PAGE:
We studied the collision rate of WDs in triples by simulating the evolution of populations of triples. The first triple population synthesis studied were done in the context of destabilized triples due to stellar evolution (Perets & Kratter 2012), which did not account for secular dynamics. Later Hamers et al. (2013) and Naoz et al. (2016) developed population synthesis codes, which included secular evolution, but do not account for quasi-secular regime. Here we used a recently developed triple population synthesis code TRES (Toonen et al. 2016; see Sect. 2.2 for details) which we complement with a simplified treatment of the quasi-secular evolution implications for collisions.

The simulation of a triple system starts with three stars on the zero-age main-sequence in a specific orbital configuration. As the distribution of masses and orbital parameters of these primordial triples is not well known, we applied different model populations to assess the systematic error on our calculations (Sect. 2.1).

The evolution from the main-sequence onwards is simulated with the triple evolution code TRES (Sect. 2.2). We considered triples that avoid mass transfer and remain dynamically stable throughout their evolution. Our triples evolve into a triple WD (3WD), or a double WD in the inner binary with a stellar tertiary (2WD). Generally, the tertiary has a low mass (m3 < 0.95 M) such that it does not evolve into a WD within a Hubble time. Subsequently, a collision occurs between the WDs in the inner binary that leads to the SNIa explosion. The collision can occur due to secular dynamics in three-body systems which drive the inner eccentricity to high values. However Katz & Dong (2012) demonstrated the collision rate may be significantly enhanced for marginally hierarchical systems due to a breakdown of the secular approximation in the quasi-secular regime. We applied two methods to extract the systems that have evolved to a marginal hierarchy (Sect. 2.3). For these systems, thetertiary can significantly change the angular momentum of the inner binary by order unity during a pericentre passage. Katz & Dong (2012) show that the angular momentum phase space is stochastically scanned, such that after a large number of pericentre passages a collision can be expected. Subsequently, the time to reach a collision tcol roughly follows a Poissonian distribution with a mean of: (1)

where Pin is the period of the inner binary, and Rwd is the radius of a WD here taken to be 109 cm. Throughout our analysis we assume that a triple entering into the quasi-secular regime leads to the inner binary direct collision on this given timescale.

2.1 Primordial triples

We performed simulations for six sets of primordial triples. These differ with respect to the distributions of stellar and orbital parameters (Table 1). In the standard model STD, we assume the mass (m1) of the initially most massive star in the inner binary (hereafter primary) follows the Kroupa initial mass function (IMF, Kroupa et al. 1993). The mass ratios of the inner binary (qinnerm2m1, where m2 is the mass of the secondary) are distributed uniformly (Sana et al. 2012; Duchêne & Kraus 2013; Moe & Di Stefano 2017). We assumed that the mass m3 of the outer companion (hereafter tertiary) is uncorrelated to that of the inner stars. This is consistent with observations of binaries with wide orbits (Moe & Di Stefano 2017). Furthermore, in model STD the inner and outer semi-major axes (ainner and aouter) are distributed uniformly in log-space (N ∝ 1∕a), Abt (1983) between 5R and 5 × 106 R. The eccentricities einner and eouter are distributed thermally (Heggie 1975) between 0 and 1. The mutual inclination follows a circular uniform distribution between 0 and π. We assumed that the arguments of pericentre and the lines of ascending nodes of both the inner and outer orbits are distributed uniformly between − π and π. We assumedthe stars have Solar metallicities. Finally, we adopted a constant binary fraction of 40% and triple fraction of 10% appropriate for Solar-mass stars (Raghavan et al. 2010; Duchêne & Kraus 2013; Tokovinin 2014; Moe & Di Stefano 2017). Systems that are dynamically unstable at initialization are rejected.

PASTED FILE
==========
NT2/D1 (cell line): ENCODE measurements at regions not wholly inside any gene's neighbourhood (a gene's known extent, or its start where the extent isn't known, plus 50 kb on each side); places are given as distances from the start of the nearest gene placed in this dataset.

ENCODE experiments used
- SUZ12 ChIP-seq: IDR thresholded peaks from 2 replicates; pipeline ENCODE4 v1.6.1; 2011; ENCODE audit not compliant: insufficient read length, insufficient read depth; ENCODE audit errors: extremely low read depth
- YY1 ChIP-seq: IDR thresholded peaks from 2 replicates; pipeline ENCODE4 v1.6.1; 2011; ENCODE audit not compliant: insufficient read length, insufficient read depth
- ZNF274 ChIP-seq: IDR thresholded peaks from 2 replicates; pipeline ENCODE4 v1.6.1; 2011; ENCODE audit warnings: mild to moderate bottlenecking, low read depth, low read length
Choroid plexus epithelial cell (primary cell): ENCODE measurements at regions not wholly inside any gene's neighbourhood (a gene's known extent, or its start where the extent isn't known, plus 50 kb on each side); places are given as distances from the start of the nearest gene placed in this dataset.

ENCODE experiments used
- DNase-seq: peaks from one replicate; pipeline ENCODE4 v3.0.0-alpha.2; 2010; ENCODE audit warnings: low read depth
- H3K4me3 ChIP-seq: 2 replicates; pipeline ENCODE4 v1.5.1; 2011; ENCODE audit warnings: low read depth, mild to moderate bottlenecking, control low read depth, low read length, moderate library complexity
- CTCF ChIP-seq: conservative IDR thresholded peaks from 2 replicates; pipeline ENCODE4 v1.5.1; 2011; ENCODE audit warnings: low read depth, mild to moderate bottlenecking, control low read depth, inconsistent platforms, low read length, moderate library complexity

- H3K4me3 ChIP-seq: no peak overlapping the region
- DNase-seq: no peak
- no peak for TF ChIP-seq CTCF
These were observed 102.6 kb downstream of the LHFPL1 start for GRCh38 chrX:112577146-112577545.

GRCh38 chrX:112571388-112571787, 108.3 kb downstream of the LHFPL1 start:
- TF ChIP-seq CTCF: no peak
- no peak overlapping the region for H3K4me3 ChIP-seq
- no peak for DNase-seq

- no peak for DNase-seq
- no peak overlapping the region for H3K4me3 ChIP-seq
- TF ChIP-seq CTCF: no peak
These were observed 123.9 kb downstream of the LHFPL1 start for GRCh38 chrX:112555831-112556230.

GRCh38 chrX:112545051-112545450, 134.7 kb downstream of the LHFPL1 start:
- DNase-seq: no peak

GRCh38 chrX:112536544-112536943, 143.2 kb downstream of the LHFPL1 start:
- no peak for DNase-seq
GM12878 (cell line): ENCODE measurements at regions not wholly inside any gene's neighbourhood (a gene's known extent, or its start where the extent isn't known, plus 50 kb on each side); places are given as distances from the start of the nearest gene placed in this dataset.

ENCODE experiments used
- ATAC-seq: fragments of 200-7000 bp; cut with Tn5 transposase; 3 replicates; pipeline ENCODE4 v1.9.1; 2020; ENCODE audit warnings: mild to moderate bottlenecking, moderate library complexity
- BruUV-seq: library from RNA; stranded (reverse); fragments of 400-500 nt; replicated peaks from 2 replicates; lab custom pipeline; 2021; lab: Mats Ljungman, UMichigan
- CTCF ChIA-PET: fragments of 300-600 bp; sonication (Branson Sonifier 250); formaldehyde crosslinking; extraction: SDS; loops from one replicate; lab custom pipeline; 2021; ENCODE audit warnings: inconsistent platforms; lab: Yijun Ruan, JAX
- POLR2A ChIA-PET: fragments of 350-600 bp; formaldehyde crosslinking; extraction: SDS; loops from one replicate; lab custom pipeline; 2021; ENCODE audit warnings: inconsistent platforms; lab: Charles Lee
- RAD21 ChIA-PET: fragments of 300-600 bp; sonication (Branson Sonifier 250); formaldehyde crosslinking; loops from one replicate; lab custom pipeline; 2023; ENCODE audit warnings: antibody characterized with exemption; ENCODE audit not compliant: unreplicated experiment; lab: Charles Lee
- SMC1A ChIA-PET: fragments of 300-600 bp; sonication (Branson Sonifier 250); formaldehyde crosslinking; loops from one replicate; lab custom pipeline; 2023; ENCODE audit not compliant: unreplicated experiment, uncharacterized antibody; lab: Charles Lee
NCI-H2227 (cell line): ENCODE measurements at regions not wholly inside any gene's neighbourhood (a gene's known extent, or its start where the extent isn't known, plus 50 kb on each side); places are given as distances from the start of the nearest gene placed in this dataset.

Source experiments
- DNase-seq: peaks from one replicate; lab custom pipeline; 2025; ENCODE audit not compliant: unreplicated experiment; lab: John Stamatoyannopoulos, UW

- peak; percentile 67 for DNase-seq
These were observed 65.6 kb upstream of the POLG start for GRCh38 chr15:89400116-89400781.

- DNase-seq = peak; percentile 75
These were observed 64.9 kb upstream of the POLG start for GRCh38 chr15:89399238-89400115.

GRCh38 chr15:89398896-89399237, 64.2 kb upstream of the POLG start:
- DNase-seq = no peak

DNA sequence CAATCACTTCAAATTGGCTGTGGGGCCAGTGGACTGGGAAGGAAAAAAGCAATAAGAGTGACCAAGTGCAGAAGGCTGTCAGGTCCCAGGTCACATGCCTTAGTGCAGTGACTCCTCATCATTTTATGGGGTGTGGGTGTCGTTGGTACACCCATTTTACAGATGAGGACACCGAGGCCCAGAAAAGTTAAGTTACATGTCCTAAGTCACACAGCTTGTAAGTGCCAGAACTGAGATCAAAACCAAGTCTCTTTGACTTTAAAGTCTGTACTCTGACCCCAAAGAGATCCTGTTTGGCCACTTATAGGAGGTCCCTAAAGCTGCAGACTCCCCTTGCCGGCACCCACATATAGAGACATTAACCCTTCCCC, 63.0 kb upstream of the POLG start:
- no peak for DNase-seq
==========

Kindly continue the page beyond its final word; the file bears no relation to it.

Our alternative models each differ from model STD in one aspect. In model Q_IN, we assumed that the masses of the inner binary are uncorrelated, as for the outer orbit of model STD. In model Q_OUT, we made the opposite assumption such that both the inner qinner and outer mass ratio qouterm3∕(m1 + m2) are distributed uniformly. In model A_SANA, the distribution of the inner and outer semi-major axes follow a power-law distribution , as observed in binaries with O- and B-type primaries (Sana et al. 2012). For A-type primaries inbinaries, Rizzuto et al. (2013) found a log-normal distribution of semi-major axes (μ = 0.95 AU, σ = 1.35), which we adopted in model A_RIZ witha maximum separation of 5 × 108 R. Lastly, in model E_CIRC we studied the effect of eccentricities on the collision rate. Initially these triples are circularized.

We considered stellar triples with m1 > 0.08 M and m2, m3 > 0.008 M. When drawing a mass from the Kroupa IMF, we adopted a maximum mass of 100 M. To speed up the simulations, we only simulated a subset of triples (comprising a fraction fparam.space of parameter space, see Table 2) that satisfy the following three requirements: 1) the inner binary can evolve into a double white dwarf within a Hubble time, that is 0.95 M < m1, m2 < 7.7 M; 2) to avoid dissolution by the supernova m3 < 7.7 M; 3) to avoid mass transfer a(1 − e2) > 2500 R. The latter is a conservative limit that excludes even isolated binaries, as tides would circularize the binary to the semi-latus rectum. We implicitly assume that the parameter space that we do not consider does not give rise to Ia-SNe in the evolutionary channel considered here. The missing triples are taken into account in the normalization of the rates.